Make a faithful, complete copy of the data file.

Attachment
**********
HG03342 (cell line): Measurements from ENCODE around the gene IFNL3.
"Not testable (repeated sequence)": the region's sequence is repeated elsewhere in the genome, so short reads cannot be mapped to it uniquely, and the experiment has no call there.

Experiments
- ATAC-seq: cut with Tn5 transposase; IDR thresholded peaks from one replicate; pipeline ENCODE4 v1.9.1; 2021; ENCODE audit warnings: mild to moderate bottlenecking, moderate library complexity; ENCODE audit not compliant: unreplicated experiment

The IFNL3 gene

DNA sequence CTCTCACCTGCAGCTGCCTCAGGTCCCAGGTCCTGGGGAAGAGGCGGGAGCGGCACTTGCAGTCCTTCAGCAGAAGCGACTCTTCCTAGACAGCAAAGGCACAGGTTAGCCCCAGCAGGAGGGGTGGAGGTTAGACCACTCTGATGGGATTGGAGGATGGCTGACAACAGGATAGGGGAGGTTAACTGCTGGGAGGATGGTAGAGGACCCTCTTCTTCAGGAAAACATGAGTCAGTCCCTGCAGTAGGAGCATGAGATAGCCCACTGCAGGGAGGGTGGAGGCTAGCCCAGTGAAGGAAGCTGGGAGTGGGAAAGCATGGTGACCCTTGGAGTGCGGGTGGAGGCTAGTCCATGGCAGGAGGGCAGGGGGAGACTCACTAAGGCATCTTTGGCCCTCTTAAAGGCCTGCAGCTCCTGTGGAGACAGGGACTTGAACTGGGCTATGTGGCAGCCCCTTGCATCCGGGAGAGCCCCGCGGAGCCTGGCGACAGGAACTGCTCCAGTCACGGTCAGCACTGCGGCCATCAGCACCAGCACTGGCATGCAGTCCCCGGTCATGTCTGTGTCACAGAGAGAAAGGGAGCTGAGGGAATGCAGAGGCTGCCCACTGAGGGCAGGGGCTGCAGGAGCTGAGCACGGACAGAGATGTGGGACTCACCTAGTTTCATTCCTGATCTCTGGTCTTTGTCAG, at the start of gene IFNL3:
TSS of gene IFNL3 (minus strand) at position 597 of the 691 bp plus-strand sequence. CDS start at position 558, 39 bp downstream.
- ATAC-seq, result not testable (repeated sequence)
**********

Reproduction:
HG03342 (cell line): Measurements from ENCODE around the gene IFNL3.
"Not testable (repeated sequence)": the region's sequence is repeated elsewhere in the genome, so short reads cannot be mapped to it uniquely, and the experiment has no call there.

Experiments
- ATAC-seq: cut with Tn5 transposase; IDR thresholded peaks from one replicate; pipeline ENCODE4 v1.9.1; 2021; ENCODE audit warnings: mild to moderate bottlenecking, moderate library complexity; ENCODE audit not compliant: unreplicated experiment

The IFNL3 gene

DNA sequence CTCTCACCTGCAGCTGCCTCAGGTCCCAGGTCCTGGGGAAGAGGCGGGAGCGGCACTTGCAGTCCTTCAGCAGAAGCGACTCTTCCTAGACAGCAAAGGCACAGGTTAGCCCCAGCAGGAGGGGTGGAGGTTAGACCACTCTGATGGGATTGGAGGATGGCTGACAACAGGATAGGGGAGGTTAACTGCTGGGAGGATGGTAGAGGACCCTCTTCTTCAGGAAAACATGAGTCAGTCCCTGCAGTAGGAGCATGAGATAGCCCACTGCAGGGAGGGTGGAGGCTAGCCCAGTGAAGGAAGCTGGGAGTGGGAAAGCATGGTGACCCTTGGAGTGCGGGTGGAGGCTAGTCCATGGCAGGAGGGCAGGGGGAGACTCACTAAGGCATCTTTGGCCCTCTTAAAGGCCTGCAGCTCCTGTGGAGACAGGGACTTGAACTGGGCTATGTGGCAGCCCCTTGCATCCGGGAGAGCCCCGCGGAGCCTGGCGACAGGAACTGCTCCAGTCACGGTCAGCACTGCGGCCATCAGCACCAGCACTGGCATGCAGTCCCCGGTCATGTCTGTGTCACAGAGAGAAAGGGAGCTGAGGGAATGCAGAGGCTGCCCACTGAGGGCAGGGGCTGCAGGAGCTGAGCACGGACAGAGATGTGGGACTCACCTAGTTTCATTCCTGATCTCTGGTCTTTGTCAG, at the start of gene IFNL3:
TSS of gene IFNL3 (minus strand) at position 597 of the 691 bp plus-strand sequence. CDS start at position 558, 39 bp downstream.
- ATAC-seq, result not testable (repeated sequence)